Everything You Need to Know About Donald Trump's Finances
~Nothing but pennies in his pockets~
1. Donald Trump's Campaign Has Money Woes
The Short of It:
Donald Trump's got empty pockets. Or at least, his campaign does.
The Longer Version of It:
When Donald Trump announced his candidacy last summer, you might remember the presidential candidate declaring that his net worth was at least $8,737,540,000 and that he'd be funding his own campaign. His words grabbed the attention of voters who liked the idea of voting for a candidate who couldn't be bought by lobbyists.
Then earlier this month the Trump campaign released its first "emergency" fund-raising email, asking supporters to spot him a cool $100,000 to help get ads on the air in an attempt to counter an ad blitz from the Hillary Clinton campaign. People were, in a word, flummoxed. The "urgent fundraising" tactic is actually pretty routine for presidential campaigns. However, it raised eyebrows across the country after Trump insisted (repeatedly) that he would be running a self-funded campaign. You know, the 1 +1 = 2 thing: Donald Trump + lots o' money should = ZERO need for an urgent fundraiser.
But this month, according to a report filed by the Federal Election Commission, Hillary Clinton is reported to have over $42 million tucked away. Trump entered June '16 with less than $1.3 million in his campaign bank account. That's one-fortieth of what Clinton has on hand.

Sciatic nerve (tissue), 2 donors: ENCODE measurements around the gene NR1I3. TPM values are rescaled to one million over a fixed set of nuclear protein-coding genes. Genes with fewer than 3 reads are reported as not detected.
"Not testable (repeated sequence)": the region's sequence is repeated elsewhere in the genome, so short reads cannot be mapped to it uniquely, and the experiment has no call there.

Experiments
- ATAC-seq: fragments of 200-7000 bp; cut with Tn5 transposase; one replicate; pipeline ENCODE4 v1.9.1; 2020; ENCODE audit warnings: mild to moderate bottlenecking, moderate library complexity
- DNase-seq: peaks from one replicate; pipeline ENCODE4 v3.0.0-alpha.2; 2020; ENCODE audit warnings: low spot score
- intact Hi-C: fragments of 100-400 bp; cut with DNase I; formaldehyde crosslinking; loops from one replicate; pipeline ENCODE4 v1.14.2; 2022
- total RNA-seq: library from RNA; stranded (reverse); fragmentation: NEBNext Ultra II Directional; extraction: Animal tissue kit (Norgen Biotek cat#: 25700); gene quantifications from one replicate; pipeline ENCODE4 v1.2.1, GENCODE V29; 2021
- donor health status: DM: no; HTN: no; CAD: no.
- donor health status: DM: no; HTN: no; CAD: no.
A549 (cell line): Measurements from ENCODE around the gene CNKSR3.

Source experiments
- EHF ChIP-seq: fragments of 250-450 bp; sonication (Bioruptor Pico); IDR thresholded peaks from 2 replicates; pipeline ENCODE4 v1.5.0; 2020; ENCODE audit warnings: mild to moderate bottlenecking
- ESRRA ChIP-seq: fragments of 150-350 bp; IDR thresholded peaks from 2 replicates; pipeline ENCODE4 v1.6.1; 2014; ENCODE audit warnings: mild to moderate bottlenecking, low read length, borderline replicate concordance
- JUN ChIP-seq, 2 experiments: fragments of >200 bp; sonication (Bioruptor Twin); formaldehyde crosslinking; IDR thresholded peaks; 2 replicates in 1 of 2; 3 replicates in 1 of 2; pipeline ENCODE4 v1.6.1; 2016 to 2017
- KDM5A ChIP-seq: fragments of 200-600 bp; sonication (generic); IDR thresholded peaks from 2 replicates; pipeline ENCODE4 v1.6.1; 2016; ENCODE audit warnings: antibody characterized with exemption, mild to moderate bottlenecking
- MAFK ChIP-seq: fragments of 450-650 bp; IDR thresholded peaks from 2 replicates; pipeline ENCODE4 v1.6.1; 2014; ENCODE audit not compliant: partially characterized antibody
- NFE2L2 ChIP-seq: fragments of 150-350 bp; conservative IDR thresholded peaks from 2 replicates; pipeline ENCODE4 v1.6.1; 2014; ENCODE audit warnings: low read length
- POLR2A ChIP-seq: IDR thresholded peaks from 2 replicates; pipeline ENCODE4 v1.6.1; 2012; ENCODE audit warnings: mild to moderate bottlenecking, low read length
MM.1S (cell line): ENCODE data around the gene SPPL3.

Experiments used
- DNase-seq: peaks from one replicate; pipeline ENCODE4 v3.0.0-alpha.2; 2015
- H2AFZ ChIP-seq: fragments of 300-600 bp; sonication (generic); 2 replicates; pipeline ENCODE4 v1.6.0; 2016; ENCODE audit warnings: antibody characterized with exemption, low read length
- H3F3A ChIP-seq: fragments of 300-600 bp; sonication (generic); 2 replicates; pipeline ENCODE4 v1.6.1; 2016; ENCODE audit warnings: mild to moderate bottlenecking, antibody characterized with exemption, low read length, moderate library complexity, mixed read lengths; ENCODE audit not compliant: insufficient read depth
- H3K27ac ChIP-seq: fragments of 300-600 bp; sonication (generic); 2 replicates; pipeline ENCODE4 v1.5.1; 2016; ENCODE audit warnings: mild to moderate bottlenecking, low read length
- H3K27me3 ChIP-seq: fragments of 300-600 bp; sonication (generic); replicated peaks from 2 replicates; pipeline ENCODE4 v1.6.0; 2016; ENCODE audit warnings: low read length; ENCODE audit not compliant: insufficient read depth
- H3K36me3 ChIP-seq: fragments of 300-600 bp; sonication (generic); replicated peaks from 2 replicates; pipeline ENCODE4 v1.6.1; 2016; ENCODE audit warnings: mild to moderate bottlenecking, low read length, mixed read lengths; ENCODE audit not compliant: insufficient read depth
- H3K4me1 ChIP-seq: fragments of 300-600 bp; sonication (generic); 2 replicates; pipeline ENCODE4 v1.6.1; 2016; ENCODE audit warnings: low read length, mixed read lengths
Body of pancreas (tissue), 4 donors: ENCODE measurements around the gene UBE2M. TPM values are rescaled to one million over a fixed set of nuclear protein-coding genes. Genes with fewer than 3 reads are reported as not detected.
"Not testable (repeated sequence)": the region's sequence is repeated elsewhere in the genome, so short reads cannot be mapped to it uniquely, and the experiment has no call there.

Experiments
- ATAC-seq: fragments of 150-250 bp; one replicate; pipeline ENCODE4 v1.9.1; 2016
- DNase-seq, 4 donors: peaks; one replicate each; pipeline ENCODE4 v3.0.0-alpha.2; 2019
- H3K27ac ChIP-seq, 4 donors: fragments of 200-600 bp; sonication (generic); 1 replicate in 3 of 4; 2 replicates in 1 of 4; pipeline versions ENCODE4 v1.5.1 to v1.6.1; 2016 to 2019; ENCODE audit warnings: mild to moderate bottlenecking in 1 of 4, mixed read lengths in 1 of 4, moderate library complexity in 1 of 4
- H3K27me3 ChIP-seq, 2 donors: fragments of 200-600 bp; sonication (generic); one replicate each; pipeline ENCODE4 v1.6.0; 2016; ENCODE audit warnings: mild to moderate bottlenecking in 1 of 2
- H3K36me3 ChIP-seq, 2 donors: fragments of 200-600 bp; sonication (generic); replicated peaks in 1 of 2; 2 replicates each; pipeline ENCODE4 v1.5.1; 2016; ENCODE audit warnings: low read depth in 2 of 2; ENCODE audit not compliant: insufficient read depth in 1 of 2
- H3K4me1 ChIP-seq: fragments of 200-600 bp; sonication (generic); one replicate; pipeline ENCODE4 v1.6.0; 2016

According to The New York Times, the billionaire who promotes his wealth as a pillar for his future success as a president, puts him at the "worst financial and organizational disadvantage of any major party nominee in recent history".
The cost of running a winning-campaign has shot up and reached record highs with recent elections. The campaigns for both Barack Obama and Mitt Romney in 2012 spent over $1.12 Billion in total (not counting the millions more spent by the parties and outside groups). News of Trump's dwindling finances have drawn attention of those concerned that his lack of funding could be his downfall. With less funding than many congressional and local candidates, the hashtag #TrumpSoPoor is trending on social media with many poking fun of the candidate's financial woes.
In the initial leg of the race, Trump's outlandish proclamations and statements were fodder for attention and got him huge amounts of free media attention (~$2 billion worth of earned media). Now that we're getting into the general election, it looks like Trump might be running out sleeves to pull tricks from. If the presidential candidate is as rich as he claims to be, he'll have to start coughing up the big bucks to keep up with Clinton. If he doesn't, he'll risk being called a liar (about his personal wealth) but also put his presidential dedication in jeopardy. If he's not willing to pay for his own campaign -- a fact he built his campaign on -- is he really ready to run the country? What's more, Trump's fundraising failures could signal bigger Republican donors to start investing in the Senate races in an attempt to hedge against a likely Clinton presidency.
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